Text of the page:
Before travelling abroad to visit urban water and sewage works, hospitals, schools and kindergartens, the Helsinki city officials and experts first examined carefully the practices and solutions of other cities at home. This was done mainly by studying the official documents and statistics of city councils. When abroad, the officials and experts relied on personal experience and their own observations. The same system continued after Independence. After the study tours, the participants compared what they had observed and learned and made decisions based on the best practices. The direct imitation of the solutions was rare. In general, there was not much time-lag when adopting the latest know-how to different infrastructure services. Between 1874 and 1917 the officials and employees of the City of Helsinki – progressive doctors, chemists, primary school teachers, librarians, architects, engineers and promoters of adult education and social work – carried out a total of 390 tours abroad in search of expertise and know-how with the support of the municipality (Hietala, 1992, 209, 229–239).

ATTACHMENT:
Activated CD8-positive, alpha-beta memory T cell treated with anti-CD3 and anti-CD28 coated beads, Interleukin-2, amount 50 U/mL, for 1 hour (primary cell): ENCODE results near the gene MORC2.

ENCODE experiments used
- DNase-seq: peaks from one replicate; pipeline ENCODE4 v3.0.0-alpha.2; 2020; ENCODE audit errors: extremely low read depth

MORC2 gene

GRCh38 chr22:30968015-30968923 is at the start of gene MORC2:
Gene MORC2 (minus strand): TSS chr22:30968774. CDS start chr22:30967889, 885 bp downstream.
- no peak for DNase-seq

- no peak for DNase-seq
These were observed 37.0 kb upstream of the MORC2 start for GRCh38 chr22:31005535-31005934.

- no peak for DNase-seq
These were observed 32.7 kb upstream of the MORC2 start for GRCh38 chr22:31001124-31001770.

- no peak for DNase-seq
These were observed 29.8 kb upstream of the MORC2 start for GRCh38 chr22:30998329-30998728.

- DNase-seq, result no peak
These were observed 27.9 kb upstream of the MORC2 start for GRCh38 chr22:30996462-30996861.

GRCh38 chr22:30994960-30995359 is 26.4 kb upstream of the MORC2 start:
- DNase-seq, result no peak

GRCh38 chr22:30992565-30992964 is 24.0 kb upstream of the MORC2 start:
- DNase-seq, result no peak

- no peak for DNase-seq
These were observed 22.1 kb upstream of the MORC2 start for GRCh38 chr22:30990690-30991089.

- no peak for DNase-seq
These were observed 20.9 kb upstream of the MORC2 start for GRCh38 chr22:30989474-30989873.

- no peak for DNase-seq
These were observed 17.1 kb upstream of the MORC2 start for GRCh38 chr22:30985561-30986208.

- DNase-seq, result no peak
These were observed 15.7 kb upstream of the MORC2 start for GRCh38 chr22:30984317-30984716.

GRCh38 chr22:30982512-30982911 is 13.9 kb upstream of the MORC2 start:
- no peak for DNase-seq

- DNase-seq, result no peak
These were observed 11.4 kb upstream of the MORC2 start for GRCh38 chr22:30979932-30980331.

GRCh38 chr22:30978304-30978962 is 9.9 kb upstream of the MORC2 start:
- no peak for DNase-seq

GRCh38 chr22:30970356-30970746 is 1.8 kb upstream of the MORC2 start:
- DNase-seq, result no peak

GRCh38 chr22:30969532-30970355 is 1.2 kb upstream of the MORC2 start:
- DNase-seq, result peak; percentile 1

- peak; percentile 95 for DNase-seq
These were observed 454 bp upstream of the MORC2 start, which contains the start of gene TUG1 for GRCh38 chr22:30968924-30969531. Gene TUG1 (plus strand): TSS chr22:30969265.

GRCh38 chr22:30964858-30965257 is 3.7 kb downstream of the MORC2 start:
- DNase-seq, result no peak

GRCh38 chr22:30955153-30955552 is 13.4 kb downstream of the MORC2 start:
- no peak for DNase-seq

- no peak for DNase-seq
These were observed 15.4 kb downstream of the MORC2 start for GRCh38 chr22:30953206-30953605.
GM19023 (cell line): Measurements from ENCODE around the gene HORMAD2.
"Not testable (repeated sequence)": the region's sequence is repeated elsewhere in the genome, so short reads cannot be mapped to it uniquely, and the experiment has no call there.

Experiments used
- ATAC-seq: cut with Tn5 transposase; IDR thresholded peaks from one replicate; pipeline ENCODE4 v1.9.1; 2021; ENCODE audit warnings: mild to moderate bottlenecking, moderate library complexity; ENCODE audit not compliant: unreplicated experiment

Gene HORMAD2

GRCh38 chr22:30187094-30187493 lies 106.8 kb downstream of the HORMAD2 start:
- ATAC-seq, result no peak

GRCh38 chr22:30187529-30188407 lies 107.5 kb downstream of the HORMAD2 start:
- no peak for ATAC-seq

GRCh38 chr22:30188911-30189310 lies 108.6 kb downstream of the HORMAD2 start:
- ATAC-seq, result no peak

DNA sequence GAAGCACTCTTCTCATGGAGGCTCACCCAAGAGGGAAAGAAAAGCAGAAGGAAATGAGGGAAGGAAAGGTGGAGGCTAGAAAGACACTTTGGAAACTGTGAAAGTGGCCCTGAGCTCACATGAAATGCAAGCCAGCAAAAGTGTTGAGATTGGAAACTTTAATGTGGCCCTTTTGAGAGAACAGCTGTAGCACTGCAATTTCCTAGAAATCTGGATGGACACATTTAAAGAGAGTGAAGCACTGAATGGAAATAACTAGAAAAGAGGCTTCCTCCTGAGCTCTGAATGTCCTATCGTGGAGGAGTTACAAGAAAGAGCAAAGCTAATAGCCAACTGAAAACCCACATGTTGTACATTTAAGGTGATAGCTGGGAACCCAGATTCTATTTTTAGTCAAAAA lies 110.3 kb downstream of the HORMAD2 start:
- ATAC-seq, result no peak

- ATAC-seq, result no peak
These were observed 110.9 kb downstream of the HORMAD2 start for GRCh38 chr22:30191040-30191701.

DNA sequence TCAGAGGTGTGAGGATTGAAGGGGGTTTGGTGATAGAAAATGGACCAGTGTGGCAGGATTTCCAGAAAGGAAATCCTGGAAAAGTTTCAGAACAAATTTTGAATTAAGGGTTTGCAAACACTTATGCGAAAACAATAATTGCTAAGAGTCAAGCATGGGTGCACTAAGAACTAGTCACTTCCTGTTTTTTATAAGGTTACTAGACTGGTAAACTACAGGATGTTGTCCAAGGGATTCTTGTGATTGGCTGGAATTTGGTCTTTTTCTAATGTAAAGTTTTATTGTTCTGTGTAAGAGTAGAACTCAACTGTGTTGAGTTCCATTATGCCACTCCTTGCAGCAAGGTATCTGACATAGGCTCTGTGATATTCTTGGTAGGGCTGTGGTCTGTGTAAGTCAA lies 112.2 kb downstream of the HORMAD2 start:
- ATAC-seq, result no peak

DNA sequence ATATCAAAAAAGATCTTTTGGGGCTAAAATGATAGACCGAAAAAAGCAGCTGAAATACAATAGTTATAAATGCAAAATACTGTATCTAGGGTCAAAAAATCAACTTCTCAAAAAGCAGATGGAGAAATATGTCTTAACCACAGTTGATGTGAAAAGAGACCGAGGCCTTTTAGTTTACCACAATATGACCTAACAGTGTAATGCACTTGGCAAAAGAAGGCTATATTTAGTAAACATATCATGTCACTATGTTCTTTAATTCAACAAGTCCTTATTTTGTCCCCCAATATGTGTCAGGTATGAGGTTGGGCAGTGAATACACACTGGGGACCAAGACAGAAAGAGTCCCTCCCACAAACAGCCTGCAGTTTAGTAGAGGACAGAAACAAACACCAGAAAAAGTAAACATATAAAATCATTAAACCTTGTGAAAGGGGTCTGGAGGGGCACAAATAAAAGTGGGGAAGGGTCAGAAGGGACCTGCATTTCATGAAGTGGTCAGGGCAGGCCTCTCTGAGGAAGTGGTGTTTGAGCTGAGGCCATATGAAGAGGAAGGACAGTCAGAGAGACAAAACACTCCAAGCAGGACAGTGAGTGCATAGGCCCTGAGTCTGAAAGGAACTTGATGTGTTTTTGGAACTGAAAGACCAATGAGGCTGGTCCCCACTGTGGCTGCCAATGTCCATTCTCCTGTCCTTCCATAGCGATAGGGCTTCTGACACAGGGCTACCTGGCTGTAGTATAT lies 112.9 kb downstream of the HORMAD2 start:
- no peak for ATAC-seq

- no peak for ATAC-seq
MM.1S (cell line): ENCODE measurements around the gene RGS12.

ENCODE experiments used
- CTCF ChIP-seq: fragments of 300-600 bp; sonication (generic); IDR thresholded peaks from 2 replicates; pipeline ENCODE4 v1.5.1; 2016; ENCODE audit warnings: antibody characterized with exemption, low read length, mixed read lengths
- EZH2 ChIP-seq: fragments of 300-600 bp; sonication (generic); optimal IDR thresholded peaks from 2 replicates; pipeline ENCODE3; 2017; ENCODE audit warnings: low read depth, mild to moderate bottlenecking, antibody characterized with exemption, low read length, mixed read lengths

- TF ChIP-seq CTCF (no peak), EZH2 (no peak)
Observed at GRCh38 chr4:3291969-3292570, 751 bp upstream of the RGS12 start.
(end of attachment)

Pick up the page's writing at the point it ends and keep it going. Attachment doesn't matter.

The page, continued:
The professional travel and acquiring latest knowledge was funded from several sources: the Senate, and later the Finnish Government, administrative boards of cities and, in the case of Helsinki, also Helsinki University and Polytechnic. A great many of the journeys were initiated and financed by the City of Helsinki itself, and the city expected its employees to take study trips. For example, Miss Thyra Gahmberg was obliged to make a study tour before she could take a job as an inspector of kindergartens. For five months in 1912 she toured and familiarised herself with kindergartens in different countries. In her report she did not only pay attention to teaching methods but also to the teachers’ training, salaries and working conditions (A travel report by Miss Thyra Gahmberg, inspector of municipal kindergartens, Helsingin kaupunginvaltuuston painetut asiakirjat 1913, Nr.62).
The duration of these travels varied from a week-long journey to a specific congress or exhibition to a year-long study tour. It is evident from the travel reports that the Nordic capitals, Stockholm, Copenhagen and Kristiania (Oslo), as well as other big European cities like London, Paris and Vienna, formed the main reference group for the Helsinki municipal officials. The popularity of Sweden can be explained by the fact that Stockholm was one route to the Continent and that a considerably number of conferences were held in that city (Hietala 1987,188–226).
Study tours after Independence